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University members help with earthquake relief in Nepal

BOONE—A faculty member and graduate student from Appalachian State University in partnership with the Boone-based, non-profit agency Wine To Water are helping provide clean water to earthquake victims in Nepal.

View larger imageResidents of Katmandu have been trained to install and operate water filters provided by fundraising efforts conducted by Appalachian State University and the non-profit agency Wine To Water. (Photo by Suresh Niraula)View larger imageAppalachian State University student Suresh Niraula, left, trains a Nepalese volunteer to use a water filtration system. So far, 1,000 water filtration systems have been sent to Nepal through funds raised by university organizations and the local non-profit agency Wine To Water. (Photo submitted)View larger imageThis residence in Katmandu, Nepal, was destroyed during the 7.8 magnitude earthquake that occurred in late April. (Photo by Suresh Niraula)View larger imageMore evidence of the destruction following the earthquakes and aftershocks in Katmandu. (Photo by Suresh Niraula)

The Nepalese nationals, Dr. Dinesh Paudel from The Goodnight Family Sustainable Development Department, and Suresh Niraula, a graduate student in appropriate technology, have helped other relief workers assess the situation in Nepal and determine where to best facilitate projects to provide clean water to those in desperate need.

They arrived in Nepal in early May. Within the first 48 hours of operating there, Niraula reported water filters had been installed in one of the hardest hit areas, Dharmapur, and also in Chunikhel, Kathmandu. Twenty of the 30 homes in Dharmapur were destroyed and the rest are uninhabitable. “The community filters we hooked up will serve 75 local people in Dharmapur and 85 people in Chunikhel,” Niraula said. “We also installed filters that will serve more than 700 students in two community schools.”

The filters were purchased with funds raised through activities sponsored by Appalachian’s Office of International Education and Development (OIED), in collaboration with The Goodnight Family Sustainable Development Department, Center for Appalachian Studies, Office of Appalachian and Community Together (ACT), Department of Sustainable Development, and the Department of Technology and Environmental Design, and fundraising activities of Wine To Water.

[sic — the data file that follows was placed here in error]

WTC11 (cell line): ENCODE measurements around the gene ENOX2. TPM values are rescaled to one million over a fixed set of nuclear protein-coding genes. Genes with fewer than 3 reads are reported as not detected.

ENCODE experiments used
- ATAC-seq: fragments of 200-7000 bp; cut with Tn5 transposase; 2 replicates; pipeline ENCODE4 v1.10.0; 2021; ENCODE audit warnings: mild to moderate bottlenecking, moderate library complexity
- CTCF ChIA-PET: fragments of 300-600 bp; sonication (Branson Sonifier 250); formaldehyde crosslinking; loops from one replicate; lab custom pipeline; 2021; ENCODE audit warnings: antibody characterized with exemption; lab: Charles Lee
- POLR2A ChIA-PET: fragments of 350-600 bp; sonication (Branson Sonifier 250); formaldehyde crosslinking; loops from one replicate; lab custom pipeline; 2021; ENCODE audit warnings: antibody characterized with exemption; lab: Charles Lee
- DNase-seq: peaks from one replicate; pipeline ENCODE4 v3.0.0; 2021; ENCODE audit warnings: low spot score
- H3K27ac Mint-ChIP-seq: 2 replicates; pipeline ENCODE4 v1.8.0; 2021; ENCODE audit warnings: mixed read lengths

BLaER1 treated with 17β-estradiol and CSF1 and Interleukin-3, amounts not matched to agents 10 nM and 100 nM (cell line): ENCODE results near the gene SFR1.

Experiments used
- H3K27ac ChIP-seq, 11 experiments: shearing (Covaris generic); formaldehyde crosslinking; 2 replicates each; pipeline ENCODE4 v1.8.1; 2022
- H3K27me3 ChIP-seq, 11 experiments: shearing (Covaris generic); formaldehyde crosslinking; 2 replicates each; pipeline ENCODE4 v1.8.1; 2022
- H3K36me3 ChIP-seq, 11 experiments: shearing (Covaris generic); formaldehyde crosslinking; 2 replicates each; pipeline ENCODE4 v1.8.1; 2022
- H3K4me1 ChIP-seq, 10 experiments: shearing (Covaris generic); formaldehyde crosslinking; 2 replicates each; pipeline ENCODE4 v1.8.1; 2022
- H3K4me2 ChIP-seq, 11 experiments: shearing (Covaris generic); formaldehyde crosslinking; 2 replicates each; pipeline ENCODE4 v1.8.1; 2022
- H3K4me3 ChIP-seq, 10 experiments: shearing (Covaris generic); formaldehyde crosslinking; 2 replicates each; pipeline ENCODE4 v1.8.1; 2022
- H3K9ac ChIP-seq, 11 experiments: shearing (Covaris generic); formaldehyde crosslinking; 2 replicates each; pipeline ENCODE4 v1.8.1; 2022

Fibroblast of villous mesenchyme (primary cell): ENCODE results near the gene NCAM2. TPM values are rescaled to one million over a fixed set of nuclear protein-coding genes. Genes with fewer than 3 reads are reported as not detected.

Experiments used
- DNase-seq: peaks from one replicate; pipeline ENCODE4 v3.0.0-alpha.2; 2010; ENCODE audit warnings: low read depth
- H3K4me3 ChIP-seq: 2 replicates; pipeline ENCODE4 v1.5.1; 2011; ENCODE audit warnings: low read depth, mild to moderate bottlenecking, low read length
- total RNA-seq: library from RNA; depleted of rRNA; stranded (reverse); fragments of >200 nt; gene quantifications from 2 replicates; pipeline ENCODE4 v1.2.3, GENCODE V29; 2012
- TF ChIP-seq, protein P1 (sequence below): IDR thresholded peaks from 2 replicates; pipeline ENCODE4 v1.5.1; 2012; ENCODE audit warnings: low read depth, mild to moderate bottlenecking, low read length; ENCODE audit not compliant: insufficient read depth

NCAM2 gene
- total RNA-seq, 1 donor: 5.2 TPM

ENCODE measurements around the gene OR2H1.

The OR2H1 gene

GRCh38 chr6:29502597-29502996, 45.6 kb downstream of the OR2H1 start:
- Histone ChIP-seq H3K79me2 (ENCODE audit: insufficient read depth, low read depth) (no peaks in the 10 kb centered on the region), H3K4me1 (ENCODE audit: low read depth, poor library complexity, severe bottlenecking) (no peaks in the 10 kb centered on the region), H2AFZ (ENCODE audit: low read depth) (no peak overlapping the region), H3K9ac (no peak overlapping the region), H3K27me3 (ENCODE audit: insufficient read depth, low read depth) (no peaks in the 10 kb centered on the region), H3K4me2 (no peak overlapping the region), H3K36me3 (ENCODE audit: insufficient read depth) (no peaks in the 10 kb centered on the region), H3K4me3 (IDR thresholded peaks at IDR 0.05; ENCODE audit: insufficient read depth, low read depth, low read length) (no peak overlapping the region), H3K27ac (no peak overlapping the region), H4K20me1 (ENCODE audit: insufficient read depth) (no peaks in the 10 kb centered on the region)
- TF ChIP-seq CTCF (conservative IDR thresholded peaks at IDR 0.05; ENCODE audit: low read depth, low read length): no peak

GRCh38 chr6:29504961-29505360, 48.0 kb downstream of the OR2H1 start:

So far, 1,000 of the water filtration systems have been sent to Nepal. The systems have the capacity to last up to 10 years and provide water to more than 15,000 people. Community assessments, training and assistance are being provided by a Wine to Water office established in Kathmandu by Paudel and Niraula who have assembled a team of more than 40 volunteers to provide relief and support in meeting the clean water needs of the Nepalese community.

Currently, survivors of the 7.8 magnitude earthquake that occurred April have little refuge from continued aftershocks and need immediate food, water and shelter. Upon arrival in Kathmandu, Niraula noted that local streams are the primary sources of water and the water that people are drinking is extremely harmful. As a result, waterborne diseases are growing rapidly.

On Tuesday, Nepal was hit by another 7.3 earthquake in eastern side of the country on the border with China leaving more than 70 people dead and scores of others injured and homeless.

After arriving in Nepal, Paudel reported, “Our immediate family members are safe, but they lost all of their property, houses and everything they had. They are living outside without food and shelter. “The community where we all lived has been reduced to zero. Several people that we know died. The school that I built several years ago is rubble. It is unbelievable and unbearable what has happened in our country.”

Paudel will return to campus in late May. Niraula plans to stay in Nepal through the summer.

To support relief and redevelopment operations in Nepal, visit